Defense Department at Forefront of Energy Conservation, Official Says
By Navy Seaman William Selby
Special to American Forces Press Service
WASHINGTON, Oct. 21, 2008 The Defense Department is constantly looking for ways to proactively conserve and reuse energy, a department official said.
“We’re really leading the nation in looking at energy and considering energy,” Mindy Montgomery, deputy director for investment, Office of the Director for Defense Research and Engineering, said during a teleconference with bloggers yesterday.
Montgomery said that every $10 increase in the price of a barrel of oilraises the DoD’s fuel spending by $1.3 billion per year. The department has spent $3 billion to $5 billion extra each year due to the price increase over the last couple years, she said.
But energy conservation does more than help to compensate for rising prices, Montgomery said. It makes operational sense, too, she noted.
“Seventy percent of the convoys in Iraq and Afghanistan are for fuel and water,” she said. “So if we can reduce those, we can reduce all the security assets that go along with all … these convoys.”
While DoD has made progress in energy conservation, Montgomery said, it still has a long way to go.
“Since 2005 we’ve reduced our total energy consumption by 6 percent,” Montgomery said. “On the installation side, since 2003, we’ve reduced our demand by 10 percent.”
Unfortunately, reduced energy consumption doesn’t automatically translate to money saved, Montgomery said. DoD has spent $13 billion in total energy costs since 2005 due to rising fuel costs, she said.
“I’d like to say we’ve saved, but unfortunately, energy costs have gone way up,” Montgomery said. “Even though we’ve reduced consumption, it still costs us more in the long run.”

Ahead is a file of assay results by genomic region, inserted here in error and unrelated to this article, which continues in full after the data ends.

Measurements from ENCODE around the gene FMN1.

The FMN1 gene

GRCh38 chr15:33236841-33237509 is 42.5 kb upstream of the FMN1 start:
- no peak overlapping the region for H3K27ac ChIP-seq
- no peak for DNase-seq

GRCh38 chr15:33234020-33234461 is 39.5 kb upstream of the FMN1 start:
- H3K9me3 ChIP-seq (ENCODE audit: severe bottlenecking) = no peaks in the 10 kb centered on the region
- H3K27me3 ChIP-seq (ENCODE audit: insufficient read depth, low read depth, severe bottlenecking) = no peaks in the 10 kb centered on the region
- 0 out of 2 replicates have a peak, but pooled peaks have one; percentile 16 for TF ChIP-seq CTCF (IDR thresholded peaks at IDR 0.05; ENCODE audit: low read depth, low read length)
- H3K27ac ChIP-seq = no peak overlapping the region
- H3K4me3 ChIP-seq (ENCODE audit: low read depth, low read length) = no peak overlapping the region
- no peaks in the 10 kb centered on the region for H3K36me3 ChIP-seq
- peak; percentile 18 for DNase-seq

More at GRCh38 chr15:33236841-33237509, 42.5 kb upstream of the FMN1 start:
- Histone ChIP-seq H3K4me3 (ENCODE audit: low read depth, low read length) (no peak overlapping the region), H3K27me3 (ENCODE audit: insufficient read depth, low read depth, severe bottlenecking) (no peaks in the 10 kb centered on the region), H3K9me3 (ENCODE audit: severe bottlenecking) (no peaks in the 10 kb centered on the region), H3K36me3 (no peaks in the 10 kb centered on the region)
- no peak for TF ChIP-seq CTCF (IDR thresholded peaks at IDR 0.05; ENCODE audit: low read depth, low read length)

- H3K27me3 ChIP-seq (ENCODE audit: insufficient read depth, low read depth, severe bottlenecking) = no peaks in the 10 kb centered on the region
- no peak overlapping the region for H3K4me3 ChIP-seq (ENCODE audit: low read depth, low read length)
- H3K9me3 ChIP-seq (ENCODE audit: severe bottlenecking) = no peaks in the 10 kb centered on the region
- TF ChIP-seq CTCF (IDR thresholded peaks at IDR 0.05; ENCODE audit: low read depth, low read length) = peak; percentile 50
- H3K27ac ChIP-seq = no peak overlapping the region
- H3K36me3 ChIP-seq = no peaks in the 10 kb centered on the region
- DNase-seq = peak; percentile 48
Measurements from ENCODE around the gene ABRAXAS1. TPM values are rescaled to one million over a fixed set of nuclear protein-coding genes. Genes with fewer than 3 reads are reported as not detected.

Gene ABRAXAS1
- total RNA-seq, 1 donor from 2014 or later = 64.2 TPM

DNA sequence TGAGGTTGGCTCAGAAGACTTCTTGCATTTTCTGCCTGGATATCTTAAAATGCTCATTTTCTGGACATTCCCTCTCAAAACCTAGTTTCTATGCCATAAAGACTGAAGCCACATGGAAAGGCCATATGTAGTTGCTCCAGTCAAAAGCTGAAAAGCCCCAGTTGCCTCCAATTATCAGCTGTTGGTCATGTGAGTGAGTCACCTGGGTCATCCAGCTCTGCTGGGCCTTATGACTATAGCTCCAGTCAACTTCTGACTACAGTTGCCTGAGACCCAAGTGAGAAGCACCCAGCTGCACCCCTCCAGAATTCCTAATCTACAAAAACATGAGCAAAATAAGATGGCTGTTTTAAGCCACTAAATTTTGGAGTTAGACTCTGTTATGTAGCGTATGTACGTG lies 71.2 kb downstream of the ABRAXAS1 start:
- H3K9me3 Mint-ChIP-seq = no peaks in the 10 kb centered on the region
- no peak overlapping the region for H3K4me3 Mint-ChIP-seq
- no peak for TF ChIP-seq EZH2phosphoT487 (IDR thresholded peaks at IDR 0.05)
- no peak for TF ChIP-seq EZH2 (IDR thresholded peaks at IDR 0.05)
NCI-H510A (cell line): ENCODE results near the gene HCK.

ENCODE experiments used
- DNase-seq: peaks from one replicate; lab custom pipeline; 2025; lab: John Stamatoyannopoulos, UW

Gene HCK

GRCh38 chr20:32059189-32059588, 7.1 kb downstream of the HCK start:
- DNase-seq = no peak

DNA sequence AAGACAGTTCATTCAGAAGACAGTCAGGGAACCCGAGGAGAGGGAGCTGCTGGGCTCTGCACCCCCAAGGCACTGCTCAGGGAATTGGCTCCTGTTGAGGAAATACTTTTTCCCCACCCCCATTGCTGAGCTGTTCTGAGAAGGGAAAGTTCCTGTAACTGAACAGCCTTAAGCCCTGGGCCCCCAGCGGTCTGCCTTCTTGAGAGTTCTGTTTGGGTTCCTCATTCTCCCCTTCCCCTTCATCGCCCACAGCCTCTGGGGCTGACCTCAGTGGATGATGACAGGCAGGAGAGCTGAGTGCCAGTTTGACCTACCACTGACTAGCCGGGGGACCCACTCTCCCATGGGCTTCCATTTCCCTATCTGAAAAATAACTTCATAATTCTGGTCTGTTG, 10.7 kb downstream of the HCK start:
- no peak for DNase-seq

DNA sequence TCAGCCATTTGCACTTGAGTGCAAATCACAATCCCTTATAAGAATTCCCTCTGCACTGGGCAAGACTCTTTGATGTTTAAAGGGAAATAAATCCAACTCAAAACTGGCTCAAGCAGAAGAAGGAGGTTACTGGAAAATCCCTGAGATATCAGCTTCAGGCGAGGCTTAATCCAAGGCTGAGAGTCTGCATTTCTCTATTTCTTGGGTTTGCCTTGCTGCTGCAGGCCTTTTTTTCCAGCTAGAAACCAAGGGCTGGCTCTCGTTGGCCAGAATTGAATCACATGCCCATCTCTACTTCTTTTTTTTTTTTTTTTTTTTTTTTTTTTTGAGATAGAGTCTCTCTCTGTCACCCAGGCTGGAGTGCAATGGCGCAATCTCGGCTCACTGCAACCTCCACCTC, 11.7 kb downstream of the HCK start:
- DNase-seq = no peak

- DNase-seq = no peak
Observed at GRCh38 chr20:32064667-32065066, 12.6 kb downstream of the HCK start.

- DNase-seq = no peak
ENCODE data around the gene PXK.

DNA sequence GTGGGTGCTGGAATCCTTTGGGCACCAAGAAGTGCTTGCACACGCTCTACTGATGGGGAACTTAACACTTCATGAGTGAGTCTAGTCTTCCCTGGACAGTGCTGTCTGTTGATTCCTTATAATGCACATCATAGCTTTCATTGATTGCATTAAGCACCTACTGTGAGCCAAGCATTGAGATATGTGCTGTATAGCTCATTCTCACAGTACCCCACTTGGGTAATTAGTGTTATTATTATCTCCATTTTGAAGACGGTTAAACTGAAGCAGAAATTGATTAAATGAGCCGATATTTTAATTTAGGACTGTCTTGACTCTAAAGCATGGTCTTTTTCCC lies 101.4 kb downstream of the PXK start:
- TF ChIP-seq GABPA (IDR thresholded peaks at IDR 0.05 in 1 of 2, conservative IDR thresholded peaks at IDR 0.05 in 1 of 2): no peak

Montgomery said that some electricity costs have stabilized, which should lead to savings in the near future. Installation-specific improvements also should lead to savings, she said.
To reduce energy consumption at installations, the department created the Power Surety Task Force to focus on combatant commanders’ energy needs, Montgomery said. For instance, in Iraq and Afghanistan, soldiers were using tents that were worn out and were not energy efficient, Montgomery said. The task force recently found a substance called installation foam to spray on the tents, which is reducing energy consumption by about 30 percent.
“Now, we’re keeping the air inside,” Montgomery said. “By the way, the tents are actually about 20 percent cooler than they ever got with the air conditioning,” she added.
Montgomery estimated that the DoD will save about $400,000 a day and take about 13 fuel trucks off the roads a day as a result of using the insulation foam.
The Department also is looking at more efficient turbine engines for aircraft, more fuel-efficient engines for the next generation Humvee, and other alternatives that may decrease energy and fuel costs, Montgomery added.
“That program is run by the Army tank and automotive command,” she said. “They’re looking at different drivetrains, different kinds of engines, [and] different power systems on the vehicle.”
Montgomery said the task force also has been focusing on modifying technologies and looking for new methods of power generation.
“We actually just opened a solar farm [that produces] over 14 megawatts in Nellis Air Force Base in Nevada,” she said. “We’ve also, for the last 20 years, had a geothermal plant at China Lake [Naval Air Weapons Station, Calif.],” she added. “I want to say it produces somewhere between 180 and 200 megawatts.”
Officials also are looking at expanding its use of geothermal power generation, which uses heat from the Earth.
(Navy Seaman William Selby works in the New Media directorate of the Defense Media Activity.)